2 420 46 40 Alive Splenectomy 5.5
3 320 50 30 Death in the first 24 hours post- operative due to esophagogastric junction perforation Distal pancreatectomy + Splenectomy 5.5 e 5.4
4 380 54 34 Alive Distal pancreatectomy + Splenectomy 5.5
5 250 45 25 Death due to hypoxia after the end of surgery Distal pancreatectomy + Splenectomy 5.5 e 5.4
6 460 41 28 Alive Splenectomy 5.4
7 380 36 21 Alive Distal pancreatectomy + Splenectomy 5.5 e 5.4
8 345 42 23 Alive Distal pancreatectomy + Splenectomy 5.5
9 412 38 26 Alive Distal pancreatectomy + Splenectomy 5.5 e 5.4

*Female rat.

Discussion

Laparoscopy is now the gold standard method for various operations of the digestive, urinary, endocrine and reproductive tract. Their acceptance and consistency of results are accompanied by the development of instruments that enable and facilitate an increasing number of procedures1-3. However, the cost of this technology12creates several limitations that hamper the development of experimental models, especially in small animals.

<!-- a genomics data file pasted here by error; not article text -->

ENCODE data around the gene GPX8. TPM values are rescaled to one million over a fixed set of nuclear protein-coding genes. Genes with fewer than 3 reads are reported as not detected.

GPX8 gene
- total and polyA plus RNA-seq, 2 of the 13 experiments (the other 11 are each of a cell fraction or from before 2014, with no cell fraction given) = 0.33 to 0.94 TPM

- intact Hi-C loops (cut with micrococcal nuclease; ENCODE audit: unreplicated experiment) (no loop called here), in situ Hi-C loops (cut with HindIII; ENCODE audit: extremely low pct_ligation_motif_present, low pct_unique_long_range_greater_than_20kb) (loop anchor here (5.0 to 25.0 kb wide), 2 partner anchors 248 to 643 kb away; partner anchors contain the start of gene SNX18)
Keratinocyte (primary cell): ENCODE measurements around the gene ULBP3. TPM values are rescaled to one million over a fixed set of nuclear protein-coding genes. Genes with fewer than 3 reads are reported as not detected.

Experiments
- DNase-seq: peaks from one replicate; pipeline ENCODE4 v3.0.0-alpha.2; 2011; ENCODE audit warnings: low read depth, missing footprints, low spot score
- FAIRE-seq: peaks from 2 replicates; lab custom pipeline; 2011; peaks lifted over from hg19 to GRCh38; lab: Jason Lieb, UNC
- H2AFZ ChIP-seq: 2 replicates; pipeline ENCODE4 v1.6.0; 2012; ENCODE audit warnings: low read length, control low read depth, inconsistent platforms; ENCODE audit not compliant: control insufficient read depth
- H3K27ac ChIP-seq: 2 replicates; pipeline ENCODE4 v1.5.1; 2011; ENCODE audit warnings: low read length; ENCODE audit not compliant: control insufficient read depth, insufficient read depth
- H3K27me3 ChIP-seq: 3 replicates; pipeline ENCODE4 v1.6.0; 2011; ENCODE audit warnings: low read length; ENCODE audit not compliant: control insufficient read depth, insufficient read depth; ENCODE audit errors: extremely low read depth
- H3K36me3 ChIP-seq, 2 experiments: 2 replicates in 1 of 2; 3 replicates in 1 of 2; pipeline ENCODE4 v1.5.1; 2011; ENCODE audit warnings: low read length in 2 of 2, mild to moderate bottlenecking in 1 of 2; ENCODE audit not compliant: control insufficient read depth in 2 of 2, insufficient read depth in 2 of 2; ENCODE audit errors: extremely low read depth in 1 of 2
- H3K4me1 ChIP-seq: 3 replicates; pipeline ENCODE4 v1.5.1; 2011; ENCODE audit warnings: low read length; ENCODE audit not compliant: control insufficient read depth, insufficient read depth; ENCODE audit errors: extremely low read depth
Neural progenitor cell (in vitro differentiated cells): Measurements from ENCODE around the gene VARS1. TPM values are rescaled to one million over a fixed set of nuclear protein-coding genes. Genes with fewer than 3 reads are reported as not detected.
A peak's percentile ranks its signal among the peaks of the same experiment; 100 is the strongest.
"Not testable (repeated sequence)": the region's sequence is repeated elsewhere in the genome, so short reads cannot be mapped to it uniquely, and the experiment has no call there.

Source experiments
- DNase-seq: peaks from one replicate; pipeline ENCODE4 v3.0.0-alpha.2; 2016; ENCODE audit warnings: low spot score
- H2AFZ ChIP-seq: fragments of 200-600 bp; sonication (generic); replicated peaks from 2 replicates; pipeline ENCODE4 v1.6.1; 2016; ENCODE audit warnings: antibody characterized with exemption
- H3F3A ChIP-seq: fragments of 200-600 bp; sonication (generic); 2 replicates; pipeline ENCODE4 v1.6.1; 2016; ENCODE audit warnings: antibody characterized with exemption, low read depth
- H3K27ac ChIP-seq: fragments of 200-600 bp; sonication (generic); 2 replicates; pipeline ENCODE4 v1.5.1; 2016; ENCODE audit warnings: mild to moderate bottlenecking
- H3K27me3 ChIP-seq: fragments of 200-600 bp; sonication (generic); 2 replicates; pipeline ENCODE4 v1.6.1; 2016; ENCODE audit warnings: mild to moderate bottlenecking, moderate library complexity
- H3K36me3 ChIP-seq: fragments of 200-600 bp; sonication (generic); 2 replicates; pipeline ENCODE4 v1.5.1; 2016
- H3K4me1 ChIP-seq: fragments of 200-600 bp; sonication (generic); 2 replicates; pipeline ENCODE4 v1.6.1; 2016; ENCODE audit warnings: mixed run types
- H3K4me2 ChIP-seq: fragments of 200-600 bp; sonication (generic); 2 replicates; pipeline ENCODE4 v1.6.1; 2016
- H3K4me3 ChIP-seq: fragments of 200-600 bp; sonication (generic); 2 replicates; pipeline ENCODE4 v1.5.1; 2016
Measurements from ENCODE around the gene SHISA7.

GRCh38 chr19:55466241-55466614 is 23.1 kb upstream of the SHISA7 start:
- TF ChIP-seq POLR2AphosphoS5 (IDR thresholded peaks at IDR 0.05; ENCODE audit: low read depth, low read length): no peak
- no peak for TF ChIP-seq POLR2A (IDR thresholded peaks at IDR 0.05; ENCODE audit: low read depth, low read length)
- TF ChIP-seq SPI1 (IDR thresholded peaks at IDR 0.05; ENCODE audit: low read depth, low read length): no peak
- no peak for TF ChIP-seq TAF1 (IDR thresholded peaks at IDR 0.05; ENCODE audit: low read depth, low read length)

Experimental laparoscopy is a fundamental modality for both training4,5and development of surgical techniques. It is also useful for scientific researches when a minimal invasive surgical procedure is required7,8. The laparoscopy causes less trauma13, postoperative pain14, dehydration due to exposure of loops15, and often with fewer postoperative complications. The distal pancreatectomy with splenectomy technique in rats was not found in the literature16.

The cost of acquiring the basic set of devices to perform a laparoscopy varies widely according to the country, manufacturer and model. We found offerings from a semi-system on sale sites (Amazon, EBay) composed by (01) monitor, (2) micro camera, (3) image processor, (4) light source, (5) laparoscope and (6) insufflator, ranging from US$ 7500 to US$ 25000. In Brazil, a new laparoscopic system, with a good quality camera, can easily exceeds US$ 50000. It becomes even greater in the case of small animals applications that require adaptations and more maintenance expenses. It is almost impossible to cover these high costs if there are no consistent grants for researchers. Moreover, most of the third word and even some developing countries like Brazil cannot afford such expenses in an experimental scenario.